A historical walled garden has been "devastated" by floods which have washed away a 200-year-old wall and rare plants, its owner has said.
Anthony Tavernor has been restoring Plas Cadnant Hidden Gardens, near Menai Bridge, on Anglesey for 20 years, describing it as his life's project.
But after days of heavy rain, a "tidal wave" of flood water swept through the garden in the early hours of Saturday.
It came as floods caused "chaos" across north Wales.
Former farmer Mr Tavernor has been restoring the 10-acres of garden and buildings at Plas Cadnant since buying the then overgrown 200-acre estate in 1996.
It now attracts visitors - both local and from abroad - and its fans include the Prince of Wales, who Mr Tavernor said had hoped to visit the estate.
But the force of the water from the flooded River Cadnant has now washed away many precious plants, including some rare botanical species.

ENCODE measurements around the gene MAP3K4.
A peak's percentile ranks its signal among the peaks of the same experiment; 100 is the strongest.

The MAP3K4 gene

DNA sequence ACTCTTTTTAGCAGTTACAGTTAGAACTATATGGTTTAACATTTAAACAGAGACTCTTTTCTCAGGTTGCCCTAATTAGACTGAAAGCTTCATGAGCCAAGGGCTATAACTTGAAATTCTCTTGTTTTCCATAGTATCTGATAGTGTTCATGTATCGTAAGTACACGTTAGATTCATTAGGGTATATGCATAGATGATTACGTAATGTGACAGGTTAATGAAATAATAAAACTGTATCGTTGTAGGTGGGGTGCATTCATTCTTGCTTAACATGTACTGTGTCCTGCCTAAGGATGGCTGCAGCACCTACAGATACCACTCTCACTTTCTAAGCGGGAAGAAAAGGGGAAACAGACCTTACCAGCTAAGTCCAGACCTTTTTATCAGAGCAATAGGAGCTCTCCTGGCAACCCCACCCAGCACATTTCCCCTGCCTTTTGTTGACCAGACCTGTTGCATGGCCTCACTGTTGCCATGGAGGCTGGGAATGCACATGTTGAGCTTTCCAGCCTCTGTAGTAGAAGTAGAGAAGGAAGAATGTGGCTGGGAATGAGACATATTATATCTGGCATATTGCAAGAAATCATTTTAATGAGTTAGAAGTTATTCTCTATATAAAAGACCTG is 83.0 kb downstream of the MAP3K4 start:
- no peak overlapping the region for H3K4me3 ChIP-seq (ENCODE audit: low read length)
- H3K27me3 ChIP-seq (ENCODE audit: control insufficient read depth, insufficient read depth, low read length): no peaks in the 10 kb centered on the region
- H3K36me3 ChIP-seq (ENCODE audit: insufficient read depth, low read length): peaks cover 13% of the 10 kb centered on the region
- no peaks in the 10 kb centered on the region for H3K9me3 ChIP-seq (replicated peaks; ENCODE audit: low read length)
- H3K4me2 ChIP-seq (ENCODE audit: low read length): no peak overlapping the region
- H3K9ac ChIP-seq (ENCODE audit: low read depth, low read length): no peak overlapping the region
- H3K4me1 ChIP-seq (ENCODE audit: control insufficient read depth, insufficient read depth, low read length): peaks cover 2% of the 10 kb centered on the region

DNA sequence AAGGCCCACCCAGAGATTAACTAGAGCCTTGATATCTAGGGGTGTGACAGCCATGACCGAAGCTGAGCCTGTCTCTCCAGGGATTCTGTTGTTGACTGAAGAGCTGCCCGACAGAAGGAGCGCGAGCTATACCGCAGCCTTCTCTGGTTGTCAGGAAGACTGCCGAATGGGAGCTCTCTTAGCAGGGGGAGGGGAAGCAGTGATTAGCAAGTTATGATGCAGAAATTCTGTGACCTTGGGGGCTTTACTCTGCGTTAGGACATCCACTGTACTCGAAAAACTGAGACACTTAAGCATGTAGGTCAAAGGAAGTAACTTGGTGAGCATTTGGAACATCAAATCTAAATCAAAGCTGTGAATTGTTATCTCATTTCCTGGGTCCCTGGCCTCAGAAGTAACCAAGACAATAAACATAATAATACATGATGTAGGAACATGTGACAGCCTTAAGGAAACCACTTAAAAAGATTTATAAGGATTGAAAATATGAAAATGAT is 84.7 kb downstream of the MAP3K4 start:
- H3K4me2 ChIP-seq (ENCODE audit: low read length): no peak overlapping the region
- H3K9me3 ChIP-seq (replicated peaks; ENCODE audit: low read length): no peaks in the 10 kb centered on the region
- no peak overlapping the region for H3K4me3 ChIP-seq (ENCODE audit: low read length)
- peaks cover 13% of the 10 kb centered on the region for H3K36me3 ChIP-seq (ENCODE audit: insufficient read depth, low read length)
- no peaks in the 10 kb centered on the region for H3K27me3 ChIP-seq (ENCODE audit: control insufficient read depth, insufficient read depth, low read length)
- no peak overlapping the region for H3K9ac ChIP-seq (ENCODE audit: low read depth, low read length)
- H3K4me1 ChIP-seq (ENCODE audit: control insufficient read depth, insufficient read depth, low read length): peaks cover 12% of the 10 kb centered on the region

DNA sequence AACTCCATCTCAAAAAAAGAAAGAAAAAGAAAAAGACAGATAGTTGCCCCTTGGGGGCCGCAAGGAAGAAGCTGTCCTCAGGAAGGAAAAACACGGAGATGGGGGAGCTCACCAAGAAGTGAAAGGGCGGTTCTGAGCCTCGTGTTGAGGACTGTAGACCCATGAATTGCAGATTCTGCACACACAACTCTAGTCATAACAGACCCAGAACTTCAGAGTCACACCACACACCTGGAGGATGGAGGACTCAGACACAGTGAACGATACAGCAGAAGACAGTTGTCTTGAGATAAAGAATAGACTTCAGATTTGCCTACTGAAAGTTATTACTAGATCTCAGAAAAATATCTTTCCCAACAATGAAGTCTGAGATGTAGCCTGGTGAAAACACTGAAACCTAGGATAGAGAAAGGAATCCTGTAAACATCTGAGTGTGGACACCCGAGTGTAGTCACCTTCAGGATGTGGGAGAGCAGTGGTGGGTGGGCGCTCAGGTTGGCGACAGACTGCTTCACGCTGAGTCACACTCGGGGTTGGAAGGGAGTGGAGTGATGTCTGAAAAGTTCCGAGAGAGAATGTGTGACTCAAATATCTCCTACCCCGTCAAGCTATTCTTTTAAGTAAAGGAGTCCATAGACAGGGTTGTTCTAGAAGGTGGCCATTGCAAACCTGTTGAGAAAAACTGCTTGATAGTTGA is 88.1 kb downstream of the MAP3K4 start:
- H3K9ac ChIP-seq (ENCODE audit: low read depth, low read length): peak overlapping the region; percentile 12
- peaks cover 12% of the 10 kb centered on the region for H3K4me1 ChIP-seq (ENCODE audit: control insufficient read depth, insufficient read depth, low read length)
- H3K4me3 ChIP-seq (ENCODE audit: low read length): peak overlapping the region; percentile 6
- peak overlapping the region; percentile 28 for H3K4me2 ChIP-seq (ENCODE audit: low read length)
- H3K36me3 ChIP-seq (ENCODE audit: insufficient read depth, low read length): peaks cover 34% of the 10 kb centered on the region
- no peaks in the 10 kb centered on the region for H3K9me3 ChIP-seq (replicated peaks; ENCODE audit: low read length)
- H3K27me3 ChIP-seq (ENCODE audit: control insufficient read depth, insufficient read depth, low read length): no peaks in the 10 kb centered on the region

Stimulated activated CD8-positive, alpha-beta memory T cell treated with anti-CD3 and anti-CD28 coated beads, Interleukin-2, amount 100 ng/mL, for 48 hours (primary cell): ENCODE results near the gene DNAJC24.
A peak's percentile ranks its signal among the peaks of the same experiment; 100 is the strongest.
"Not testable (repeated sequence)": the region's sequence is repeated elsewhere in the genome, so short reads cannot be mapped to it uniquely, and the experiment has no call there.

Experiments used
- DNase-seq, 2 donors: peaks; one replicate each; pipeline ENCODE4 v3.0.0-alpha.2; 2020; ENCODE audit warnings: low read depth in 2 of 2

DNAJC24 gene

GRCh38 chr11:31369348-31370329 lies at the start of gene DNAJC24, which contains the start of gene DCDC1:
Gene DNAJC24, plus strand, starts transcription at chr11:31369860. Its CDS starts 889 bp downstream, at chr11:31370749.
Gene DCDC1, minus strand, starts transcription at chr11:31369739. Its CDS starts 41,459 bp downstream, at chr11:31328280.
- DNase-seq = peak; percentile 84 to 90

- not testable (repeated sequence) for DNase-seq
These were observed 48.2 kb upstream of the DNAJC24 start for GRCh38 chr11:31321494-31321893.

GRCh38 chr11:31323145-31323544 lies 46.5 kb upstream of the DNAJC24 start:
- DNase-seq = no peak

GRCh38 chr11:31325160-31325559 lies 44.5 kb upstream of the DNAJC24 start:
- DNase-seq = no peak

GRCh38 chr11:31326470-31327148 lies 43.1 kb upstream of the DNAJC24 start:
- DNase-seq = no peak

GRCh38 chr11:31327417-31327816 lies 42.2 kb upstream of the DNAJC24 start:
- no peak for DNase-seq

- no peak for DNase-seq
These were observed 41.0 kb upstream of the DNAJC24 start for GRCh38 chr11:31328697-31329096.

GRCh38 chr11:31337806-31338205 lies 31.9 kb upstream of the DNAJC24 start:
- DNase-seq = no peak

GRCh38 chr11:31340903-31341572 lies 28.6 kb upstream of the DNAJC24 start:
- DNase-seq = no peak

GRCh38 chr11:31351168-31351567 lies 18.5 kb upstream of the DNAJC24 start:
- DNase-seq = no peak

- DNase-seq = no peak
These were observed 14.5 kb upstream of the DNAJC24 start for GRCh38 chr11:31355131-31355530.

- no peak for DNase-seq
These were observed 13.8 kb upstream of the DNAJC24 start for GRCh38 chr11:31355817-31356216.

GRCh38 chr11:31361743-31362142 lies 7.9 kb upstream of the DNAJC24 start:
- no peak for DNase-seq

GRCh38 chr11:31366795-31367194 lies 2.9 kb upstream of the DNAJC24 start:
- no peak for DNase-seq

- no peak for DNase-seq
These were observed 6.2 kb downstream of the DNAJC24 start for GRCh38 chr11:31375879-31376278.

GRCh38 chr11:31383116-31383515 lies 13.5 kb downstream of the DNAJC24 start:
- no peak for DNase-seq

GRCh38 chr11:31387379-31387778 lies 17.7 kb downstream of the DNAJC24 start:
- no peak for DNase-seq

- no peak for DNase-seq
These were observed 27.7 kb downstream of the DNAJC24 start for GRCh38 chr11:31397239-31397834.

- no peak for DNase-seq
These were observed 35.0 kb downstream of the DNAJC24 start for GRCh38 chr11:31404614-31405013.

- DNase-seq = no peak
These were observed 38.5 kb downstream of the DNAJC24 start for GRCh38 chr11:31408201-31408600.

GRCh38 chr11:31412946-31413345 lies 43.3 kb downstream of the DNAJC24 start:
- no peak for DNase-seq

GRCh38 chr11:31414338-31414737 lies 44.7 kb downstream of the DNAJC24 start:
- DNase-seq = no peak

It also demolished a wall dating back some 200 years, as well stone obelisks, platforms and seats.
"The garden sits down in the valley so a huge amount of water came down from the fields like a tidal wave, devastating everything in its path," said Mr Tavernor.
"I'm just devastated. This has been my life's project - my purpose in life - for the last 20 years and I live and dream it,
"It's everything. I'm so emotionally involved with the garden. We've had so much support from people since we put the pictures on our Facebook page. It's almost like a bereavement."
But he insisted he would carry on his work, despite the setback, and aimed to open as normal for visitors in February.
"I was hoping to have a legacy for the future generations," he added.
"I'm sure a lot of people would abandon it but I'm going to persevere."
Days of rain caused floods which led to roads being closed, trains disrupted and homes evacuated on Boxing Day.
Four flood warnings remain in place across north and west Wales, along with dozens of flood alerts.